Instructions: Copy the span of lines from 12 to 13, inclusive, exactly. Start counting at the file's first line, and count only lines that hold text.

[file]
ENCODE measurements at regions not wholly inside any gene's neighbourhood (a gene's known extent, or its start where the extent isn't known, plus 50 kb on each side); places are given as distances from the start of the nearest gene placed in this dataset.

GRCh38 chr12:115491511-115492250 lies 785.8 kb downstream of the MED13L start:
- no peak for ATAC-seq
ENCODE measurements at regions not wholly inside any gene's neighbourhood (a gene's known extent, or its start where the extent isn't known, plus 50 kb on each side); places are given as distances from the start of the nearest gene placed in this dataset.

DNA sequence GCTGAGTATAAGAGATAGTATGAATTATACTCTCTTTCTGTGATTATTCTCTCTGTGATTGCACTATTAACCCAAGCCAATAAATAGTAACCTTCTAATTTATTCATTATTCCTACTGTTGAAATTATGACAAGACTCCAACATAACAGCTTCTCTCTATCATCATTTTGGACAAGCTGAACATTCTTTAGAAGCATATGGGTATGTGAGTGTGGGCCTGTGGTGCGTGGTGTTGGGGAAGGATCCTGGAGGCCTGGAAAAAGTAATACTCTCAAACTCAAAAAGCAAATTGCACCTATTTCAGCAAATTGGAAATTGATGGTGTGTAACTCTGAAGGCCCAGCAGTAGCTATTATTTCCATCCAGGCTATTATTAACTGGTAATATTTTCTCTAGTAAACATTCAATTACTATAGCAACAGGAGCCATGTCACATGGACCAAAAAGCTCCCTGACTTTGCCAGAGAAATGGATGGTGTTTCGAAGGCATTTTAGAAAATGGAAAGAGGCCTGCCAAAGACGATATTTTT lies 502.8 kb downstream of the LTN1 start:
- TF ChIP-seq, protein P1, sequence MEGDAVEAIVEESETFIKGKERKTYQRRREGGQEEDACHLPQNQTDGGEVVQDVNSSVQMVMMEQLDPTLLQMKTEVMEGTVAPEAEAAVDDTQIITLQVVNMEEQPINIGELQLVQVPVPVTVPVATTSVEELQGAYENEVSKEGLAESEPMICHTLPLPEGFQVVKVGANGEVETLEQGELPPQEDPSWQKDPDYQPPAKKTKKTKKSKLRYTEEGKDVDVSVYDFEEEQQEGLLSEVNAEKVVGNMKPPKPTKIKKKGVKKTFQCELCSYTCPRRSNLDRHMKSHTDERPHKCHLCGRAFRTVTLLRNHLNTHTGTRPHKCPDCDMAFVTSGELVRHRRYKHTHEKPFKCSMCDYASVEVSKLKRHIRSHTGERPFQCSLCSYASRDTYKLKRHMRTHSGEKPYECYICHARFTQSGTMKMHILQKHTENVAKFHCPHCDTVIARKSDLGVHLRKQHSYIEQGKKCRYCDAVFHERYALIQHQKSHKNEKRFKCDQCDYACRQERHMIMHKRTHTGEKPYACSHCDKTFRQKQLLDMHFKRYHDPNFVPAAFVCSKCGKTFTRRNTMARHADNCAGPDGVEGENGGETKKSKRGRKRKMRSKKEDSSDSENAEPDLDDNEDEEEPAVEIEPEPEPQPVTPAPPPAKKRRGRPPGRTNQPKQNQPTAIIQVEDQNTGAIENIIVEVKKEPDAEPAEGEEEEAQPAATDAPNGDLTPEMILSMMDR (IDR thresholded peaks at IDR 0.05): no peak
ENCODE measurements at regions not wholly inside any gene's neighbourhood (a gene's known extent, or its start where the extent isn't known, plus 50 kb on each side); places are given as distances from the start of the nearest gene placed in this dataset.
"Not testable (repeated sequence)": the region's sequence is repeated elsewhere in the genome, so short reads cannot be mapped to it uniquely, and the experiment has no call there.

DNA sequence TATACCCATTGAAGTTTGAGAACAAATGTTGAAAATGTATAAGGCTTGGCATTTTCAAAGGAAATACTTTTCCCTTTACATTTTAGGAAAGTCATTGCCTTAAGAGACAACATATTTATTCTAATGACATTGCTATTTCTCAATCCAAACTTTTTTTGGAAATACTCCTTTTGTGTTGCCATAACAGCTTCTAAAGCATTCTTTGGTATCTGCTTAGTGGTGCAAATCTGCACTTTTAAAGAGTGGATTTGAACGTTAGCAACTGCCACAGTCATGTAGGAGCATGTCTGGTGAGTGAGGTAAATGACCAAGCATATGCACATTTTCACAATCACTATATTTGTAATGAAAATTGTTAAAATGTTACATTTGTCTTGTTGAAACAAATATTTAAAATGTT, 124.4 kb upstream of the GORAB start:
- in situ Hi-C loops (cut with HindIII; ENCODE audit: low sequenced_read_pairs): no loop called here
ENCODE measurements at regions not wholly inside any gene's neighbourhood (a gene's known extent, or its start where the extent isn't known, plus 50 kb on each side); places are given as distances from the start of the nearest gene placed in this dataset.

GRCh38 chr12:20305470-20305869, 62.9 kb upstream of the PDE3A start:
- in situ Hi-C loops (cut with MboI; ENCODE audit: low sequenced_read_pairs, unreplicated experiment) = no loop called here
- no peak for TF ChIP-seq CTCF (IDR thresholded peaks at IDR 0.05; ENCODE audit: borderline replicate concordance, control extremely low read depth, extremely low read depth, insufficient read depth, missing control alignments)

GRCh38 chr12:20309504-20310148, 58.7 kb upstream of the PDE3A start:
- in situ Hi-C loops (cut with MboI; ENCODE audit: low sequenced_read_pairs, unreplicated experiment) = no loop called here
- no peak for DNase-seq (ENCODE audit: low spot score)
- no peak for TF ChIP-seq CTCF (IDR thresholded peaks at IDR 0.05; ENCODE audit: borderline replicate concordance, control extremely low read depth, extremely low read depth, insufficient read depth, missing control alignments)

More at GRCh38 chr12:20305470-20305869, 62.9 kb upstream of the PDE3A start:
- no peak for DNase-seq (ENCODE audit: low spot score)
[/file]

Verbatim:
GRCh38 chr12:20305470-20305869, 62.9 kb upstream of the PDE3A start:
- in situ Hi-C loops (cut with MboI; ENCODE audit: low sequenced_read_pairs, unreplicated experiment) = no loop called here